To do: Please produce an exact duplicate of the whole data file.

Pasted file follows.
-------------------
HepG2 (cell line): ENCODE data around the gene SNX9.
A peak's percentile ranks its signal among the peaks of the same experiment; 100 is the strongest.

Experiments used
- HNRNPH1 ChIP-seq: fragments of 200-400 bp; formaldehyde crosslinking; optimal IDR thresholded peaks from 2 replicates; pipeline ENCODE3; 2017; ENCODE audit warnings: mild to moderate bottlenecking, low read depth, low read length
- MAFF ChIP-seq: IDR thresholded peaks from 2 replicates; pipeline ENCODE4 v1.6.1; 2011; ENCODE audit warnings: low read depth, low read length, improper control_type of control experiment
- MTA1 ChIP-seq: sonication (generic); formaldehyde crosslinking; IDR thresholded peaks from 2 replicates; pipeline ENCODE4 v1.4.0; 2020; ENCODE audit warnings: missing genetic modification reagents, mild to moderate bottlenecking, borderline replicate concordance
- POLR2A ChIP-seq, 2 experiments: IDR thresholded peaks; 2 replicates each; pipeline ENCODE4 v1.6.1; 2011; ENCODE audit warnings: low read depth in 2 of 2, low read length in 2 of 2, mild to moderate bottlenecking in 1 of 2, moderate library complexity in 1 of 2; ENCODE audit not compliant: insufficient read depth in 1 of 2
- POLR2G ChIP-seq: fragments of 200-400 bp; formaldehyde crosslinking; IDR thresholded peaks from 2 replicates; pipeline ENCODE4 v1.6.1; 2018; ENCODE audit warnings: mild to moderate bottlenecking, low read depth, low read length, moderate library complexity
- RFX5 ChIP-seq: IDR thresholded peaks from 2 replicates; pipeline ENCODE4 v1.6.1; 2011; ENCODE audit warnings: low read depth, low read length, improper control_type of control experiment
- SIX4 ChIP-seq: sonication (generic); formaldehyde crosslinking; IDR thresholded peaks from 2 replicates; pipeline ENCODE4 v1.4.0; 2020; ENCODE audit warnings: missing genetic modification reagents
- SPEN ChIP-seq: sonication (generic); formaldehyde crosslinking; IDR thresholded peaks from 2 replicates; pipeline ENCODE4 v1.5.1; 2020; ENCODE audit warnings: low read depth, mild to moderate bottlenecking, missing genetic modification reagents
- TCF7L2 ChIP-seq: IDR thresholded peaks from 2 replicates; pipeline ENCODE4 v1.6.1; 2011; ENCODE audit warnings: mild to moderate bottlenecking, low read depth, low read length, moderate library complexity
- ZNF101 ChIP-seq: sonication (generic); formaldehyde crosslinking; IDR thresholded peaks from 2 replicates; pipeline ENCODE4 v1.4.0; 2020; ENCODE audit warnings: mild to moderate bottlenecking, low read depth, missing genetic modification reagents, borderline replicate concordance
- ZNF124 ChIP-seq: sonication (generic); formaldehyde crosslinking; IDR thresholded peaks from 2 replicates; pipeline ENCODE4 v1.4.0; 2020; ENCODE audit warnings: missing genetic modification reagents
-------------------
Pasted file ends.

HepG2 (cell line): ENCODE data around the gene SNX9.
A peak's percentile ranks its signal among the peaks of the same experiment; 100 is the strongest.

Experiments used
- HNRNPH1 ChIP-seq: fragments of 200-400 bp; formaldehyde crosslinking; optimal IDR thresholded peaks from 2 replicates; pipeline ENCODE3; 2017; ENCODE audit warnings: mild to moderate bottlenecking, low read depth, low read length
- MAFF ChIP-seq: IDR thresholded peaks from 2 replicates; pipeline ENCODE4 v1.6.1; 2011; ENCODE audit warnings: low read depth, low read length, improper control_type of control experiment
- MTA1 ChIP-seq: sonication (generic); formaldehyde crosslinking; IDR thresholded peaks from 2 replicates; pipeline ENCODE4 v1.4.0; 2020; ENCODE audit warnings: missing genetic modification reagents, mild to moderate bottlenecking, borderline replicate concordance
- POLR2A ChIP-seq, 2 experiments: IDR thresholded peaks; 2 replicates each; pipeline ENCODE4 v1.6.1; 2011; ENCODE audit warnings: low read depth in 2 of 2, low read length in 2 of 2, mild to moderate bottlenecking in 1 of 2, moderate library complexity in 1 of 2; ENCODE audit not compliant: insufficient read depth in 1 of 2
- POLR2G ChIP-seq: fragments of 200-400 bp; formaldehyde crosslinking; IDR thresholded peaks from 2 replicates; pipeline ENCODE4 v1.6.1; 2018; ENCODE audit warnings: mild to moderate bottlenecking, low read depth, low read length, moderate library complexity
- RFX5 ChIP-seq: IDR thresholded peaks from 2 replicates; pipeline ENCODE4 v1.6.1; 2011; ENCODE audit warnings: low read depth, low read length, improper control_type of control experiment
- SIX4 ChIP-seq: sonication (generic); formaldehyde crosslinking; IDR thresholded peaks from 2 replicates; pipeline ENCODE4 v1.4.0; 2020; ENCODE audit warnings: missing genetic modification reagents
- SPEN ChIP-seq: sonication (generic); formaldehyde crosslinking; IDR thresholded peaks from 2 replicates; pipeline ENCODE4 v1.5.1; 2020; ENCODE audit warnings: low read depth, mild to moderate bottlenecking, missing genetic modification reagents
- TCF7L2 ChIP-seq: IDR thresholded peaks from 2 replicates; pipeline ENCODE4 v1.6.1; 2011; ENCODE audit warnings: mild to moderate bottlenecking, low read depth, low read length, moderate library complexity
- ZNF101 ChIP-seq: sonication (generic); formaldehyde crosslinking; IDR thresholded peaks from 2 replicates; pipeline ENCODE4 v1.4.0; 2020; ENCODE audit warnings: mild to moderate bottlenecking, low read depth, missing genetic modification reagents, borderline replicate concordance
- ZNF124 ChIP-seq: sonication (generic); formaldehyde crosslinking; IDR thresholded peaks from 2 replicates; pipeline ENCODE4 v1.4.0; 2020; ENCODE audit warnings: missing genetic modification reagents